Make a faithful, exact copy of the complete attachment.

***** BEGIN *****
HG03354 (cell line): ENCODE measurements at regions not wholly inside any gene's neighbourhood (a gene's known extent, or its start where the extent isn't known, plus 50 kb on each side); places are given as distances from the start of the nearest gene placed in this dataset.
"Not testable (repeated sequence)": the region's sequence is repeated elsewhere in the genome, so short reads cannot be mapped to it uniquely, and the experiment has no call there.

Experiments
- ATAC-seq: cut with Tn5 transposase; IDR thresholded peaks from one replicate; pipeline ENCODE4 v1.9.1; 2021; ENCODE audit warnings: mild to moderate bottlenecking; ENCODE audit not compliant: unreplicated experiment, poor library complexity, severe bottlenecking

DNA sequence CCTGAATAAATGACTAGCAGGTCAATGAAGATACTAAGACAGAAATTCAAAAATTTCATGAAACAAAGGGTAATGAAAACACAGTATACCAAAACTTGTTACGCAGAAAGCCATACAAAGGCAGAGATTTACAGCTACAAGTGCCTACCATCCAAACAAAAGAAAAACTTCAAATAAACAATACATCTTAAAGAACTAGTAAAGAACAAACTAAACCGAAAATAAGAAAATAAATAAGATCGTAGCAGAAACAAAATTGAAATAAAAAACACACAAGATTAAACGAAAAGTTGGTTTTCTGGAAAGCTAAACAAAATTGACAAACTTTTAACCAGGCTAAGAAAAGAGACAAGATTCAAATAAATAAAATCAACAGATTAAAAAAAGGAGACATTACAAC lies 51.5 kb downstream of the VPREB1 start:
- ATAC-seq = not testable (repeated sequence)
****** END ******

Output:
HG03354 (cell line): ENCODE measurements at regions not wholly inside any gene's neighbourhood (a gene's known extent, or its start where the extent isn't known, plus 50 kb on each side); places are given as distances from the start of the nearest gene placed in this dataset.
"Not testable (repeated sequence)": the region's sequence is repeated elsewhere in the genome, so short reads cannot be mapped to it uniquely, and the experiment has no call there.

Experiments
- ATAC-seq: cut with Tn5 transposase; IDR thresholded peaks from one replicate; pipeline ENCODE4 v1.9.1; 2021; ENCODE audit warnings: mild to moderate bottlenecking; ENCODE audit not compliant: unreplicated experiment, poor library complexity, severe bottlenecking

DNA sequence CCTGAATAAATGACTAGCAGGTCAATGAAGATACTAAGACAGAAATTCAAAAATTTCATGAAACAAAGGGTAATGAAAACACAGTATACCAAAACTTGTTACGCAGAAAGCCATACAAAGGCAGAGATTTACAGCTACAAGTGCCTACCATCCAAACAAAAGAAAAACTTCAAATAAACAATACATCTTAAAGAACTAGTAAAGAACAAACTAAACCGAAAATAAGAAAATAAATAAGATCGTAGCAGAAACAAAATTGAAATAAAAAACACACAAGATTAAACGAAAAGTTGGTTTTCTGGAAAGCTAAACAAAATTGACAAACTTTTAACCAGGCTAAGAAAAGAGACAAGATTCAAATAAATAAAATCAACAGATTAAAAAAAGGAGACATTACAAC lies 51.5 kb downstream of the VPREB1 start:
- ATAC-seq = not testable (repeated sequence)